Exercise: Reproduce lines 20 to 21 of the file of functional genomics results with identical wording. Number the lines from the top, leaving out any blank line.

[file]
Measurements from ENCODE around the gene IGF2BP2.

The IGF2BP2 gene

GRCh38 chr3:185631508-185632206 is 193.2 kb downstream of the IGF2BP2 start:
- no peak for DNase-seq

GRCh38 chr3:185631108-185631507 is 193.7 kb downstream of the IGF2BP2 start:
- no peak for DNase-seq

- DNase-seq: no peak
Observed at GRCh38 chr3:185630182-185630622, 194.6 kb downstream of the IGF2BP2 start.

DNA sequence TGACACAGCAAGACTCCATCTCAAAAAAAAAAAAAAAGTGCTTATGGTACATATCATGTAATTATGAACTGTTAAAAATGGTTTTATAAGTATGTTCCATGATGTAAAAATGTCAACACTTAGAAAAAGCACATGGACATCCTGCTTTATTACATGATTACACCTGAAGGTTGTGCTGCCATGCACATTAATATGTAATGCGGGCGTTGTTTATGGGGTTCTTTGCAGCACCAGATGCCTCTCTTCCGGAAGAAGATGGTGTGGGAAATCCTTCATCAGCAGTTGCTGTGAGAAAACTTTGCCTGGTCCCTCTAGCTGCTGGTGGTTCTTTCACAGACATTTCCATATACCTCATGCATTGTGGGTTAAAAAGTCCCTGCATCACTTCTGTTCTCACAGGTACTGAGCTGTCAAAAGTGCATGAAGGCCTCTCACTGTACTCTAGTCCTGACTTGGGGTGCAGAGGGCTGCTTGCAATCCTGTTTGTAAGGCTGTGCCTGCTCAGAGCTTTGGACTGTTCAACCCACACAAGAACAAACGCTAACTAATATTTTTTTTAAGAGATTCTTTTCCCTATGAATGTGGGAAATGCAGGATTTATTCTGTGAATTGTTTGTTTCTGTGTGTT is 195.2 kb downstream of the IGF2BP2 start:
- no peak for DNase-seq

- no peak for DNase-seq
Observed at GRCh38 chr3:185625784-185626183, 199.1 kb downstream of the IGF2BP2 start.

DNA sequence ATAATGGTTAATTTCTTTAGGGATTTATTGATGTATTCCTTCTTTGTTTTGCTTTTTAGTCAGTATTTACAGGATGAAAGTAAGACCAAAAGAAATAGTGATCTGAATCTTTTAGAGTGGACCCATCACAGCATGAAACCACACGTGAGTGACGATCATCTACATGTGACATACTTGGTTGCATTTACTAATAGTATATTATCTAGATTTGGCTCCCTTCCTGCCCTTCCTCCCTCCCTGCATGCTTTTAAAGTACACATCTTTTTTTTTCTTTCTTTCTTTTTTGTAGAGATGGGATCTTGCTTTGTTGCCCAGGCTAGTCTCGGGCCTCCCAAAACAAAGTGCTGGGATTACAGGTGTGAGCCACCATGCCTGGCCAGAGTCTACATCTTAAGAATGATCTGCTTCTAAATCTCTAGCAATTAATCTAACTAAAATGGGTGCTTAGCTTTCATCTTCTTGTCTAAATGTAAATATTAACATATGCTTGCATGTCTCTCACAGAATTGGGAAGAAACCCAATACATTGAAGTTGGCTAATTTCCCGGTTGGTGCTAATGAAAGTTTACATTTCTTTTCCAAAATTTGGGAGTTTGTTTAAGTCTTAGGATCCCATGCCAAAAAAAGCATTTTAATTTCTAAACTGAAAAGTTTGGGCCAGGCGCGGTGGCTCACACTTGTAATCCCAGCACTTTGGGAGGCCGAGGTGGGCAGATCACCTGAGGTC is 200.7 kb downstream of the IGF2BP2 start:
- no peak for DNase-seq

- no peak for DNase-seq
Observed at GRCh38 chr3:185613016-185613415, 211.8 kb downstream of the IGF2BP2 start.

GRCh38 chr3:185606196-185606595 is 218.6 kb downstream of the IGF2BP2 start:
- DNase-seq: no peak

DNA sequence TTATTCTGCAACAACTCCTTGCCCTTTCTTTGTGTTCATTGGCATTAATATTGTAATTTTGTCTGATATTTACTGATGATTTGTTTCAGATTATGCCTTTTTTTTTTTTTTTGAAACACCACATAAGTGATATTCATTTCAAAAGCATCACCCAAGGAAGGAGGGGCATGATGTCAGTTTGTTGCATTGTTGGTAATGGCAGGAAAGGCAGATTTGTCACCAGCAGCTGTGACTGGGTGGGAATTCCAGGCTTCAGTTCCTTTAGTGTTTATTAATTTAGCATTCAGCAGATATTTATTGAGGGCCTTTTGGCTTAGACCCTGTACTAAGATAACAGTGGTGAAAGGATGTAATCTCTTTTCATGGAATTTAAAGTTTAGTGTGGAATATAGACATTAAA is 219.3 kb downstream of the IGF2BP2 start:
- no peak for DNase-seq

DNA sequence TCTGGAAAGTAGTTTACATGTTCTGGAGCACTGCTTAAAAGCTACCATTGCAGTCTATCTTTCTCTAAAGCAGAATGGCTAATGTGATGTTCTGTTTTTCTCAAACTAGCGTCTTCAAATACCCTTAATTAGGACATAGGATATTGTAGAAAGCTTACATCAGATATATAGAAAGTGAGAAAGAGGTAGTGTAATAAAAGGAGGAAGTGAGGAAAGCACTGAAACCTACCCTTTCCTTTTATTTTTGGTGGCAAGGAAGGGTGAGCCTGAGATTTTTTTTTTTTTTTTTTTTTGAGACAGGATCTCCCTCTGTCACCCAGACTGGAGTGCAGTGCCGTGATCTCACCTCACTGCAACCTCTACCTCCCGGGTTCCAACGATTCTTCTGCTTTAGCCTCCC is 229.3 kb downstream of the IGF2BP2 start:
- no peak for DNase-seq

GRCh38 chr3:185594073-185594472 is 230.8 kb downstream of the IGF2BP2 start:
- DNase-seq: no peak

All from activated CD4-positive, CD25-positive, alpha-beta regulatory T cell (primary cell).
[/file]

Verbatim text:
- no peak for DNase-seq

DNA sequence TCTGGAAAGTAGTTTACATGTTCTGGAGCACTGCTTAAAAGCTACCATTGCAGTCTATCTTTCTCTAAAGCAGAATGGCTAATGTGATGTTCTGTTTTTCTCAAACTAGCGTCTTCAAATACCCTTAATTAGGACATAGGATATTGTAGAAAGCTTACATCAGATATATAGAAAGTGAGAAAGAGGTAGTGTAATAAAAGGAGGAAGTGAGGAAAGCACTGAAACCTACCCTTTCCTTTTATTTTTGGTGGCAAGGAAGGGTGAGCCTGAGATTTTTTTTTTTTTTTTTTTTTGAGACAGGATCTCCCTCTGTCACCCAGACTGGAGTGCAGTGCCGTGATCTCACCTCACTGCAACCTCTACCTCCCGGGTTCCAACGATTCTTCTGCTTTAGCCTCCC is 229.3 kb downstream of the IGF2BP2 start: